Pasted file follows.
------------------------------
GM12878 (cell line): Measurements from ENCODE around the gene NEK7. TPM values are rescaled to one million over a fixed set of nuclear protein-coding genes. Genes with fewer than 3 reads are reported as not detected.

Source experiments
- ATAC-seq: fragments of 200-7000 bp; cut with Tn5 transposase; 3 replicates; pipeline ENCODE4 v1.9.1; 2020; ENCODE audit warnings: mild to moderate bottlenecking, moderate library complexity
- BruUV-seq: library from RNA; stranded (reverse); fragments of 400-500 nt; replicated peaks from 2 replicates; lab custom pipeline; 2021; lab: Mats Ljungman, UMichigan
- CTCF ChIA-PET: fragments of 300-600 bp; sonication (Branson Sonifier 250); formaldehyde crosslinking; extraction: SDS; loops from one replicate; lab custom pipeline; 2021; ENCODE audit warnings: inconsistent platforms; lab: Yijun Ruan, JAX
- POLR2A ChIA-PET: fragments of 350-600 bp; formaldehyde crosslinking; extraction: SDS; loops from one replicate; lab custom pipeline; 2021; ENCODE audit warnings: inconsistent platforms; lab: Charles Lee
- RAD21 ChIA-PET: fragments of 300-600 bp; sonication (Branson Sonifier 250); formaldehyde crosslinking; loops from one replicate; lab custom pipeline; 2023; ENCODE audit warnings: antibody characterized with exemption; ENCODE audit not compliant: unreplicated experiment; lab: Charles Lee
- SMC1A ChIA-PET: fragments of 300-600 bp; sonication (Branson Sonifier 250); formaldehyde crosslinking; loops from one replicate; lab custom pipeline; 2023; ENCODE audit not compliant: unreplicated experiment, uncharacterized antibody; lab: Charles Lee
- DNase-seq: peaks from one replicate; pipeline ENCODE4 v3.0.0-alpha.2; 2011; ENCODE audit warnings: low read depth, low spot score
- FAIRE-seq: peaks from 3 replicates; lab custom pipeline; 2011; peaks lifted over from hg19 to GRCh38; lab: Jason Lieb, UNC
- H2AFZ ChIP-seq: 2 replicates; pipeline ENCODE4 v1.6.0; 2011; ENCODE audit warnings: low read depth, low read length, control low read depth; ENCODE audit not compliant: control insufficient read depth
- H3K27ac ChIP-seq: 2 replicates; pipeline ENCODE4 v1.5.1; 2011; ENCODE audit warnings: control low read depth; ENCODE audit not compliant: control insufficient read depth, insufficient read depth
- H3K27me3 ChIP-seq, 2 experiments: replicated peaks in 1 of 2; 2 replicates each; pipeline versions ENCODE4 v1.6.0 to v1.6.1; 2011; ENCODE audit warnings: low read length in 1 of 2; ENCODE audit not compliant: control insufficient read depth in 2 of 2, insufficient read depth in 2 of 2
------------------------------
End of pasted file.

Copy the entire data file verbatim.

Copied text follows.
GM12878 (cell line): Measurements from ENCODE around the gene NEK7. TPM values are rescaled to one million over a fixed set of nuclear protein-coding genes. Genes with fewer than 3 reads are reported as not detected.

Source experiments
- ATAC-seq: fragments of 200-7000 bp; cut with Tn5 transposase; 3 replicates; pipeline ENCODE4 v1.9.1; 2020; ENCODE audit warnings: mild to moderate bottlenecking, moderate library complexity
- BruUV-seq: library from RNA; stranded (reverse); fragments of 400-500 nt; replicated peaks from 2 replicates; lab custom pipeline; 2021; lab: Mats Ljungman, UMichigan
- CTCF ChIA-PET: fragments of 300-600 bp; sonication (Branson Sonifier 250); formaldehyde crosslinking; extraction: SDS; loops from one replicate; lab custom pipeline; 2021; ENCODE audit warnings: inconsistent platforms; lab: Yijun Ruan, JAX
- POLR2A ChIA-PET: fragments of 350-600 bp; formaldehyde crosslinking; extraction: SDS; loops from one replicate; lab custom pipeline; 2021; ENCODE audit warnings: inconsistent platforms; lab: Charles Lee
- RAD21 ChIA-PET: fragments of 300-600 bp; sonication (Branson Sonifier 250); formaldehyde crosslinking; loops from one replicate; lab custom pipeline; 2023; ENCODE audit warnings: antibody characterized with exemption; ENCODE audit not compliant: unreplicated experiment; lab: Charles Lee
- SMC1A ChIA-PET: fragments of 300-600 bp; sonication (Branson Sonifier 250); formaldehyde crosslinking; loops from one replicate; lab custom pipeline; 2023; ENCODE audit not compliant: unreplicated experiment, uncharacterized antibody; lab: Charles Lee
- DNase-seq: peaks from one replicate; pipeline ENCODE4 v3.0.0-alpha.2; 2011; ENCODE audit warnings: low read depth, low spot score
- FAIRE-seq: peaks from 3 replicates; lab custom pipeline; 2011; peaks lifted over from hg19 to GRCh38; lab: Jason Lieb, UNC
- H2AFZ ChIP-seq: 2 replicates; pipeline ENCODE4 v1.6.0; 2011; ENCODE audit warnings: low read depth, low read length, control low read depth; ENCODE audit not compliant: control insufficient read depth
- H3K27ac ChIP-seq: 2 replicates; pipeline ENCODE4 v1.5.1; 2011; ENCODE audit warnings: control low read depth; ENCODE audit not compliant: control insufficient read depth, insufficient read depth
- H3K27me3 ChIP-seq, 2 experiments: replicated peaks in 1 of 2; 2 replicates each; pipeline versions ENCODE4 v1.6.0 to v1.6.1; 2011; ENCODE audit warnings: low read length in 1 of 2; ENCODE audit not compliant: control insufficient read depth in 2 of 2, insufficient read depth in 2 of 2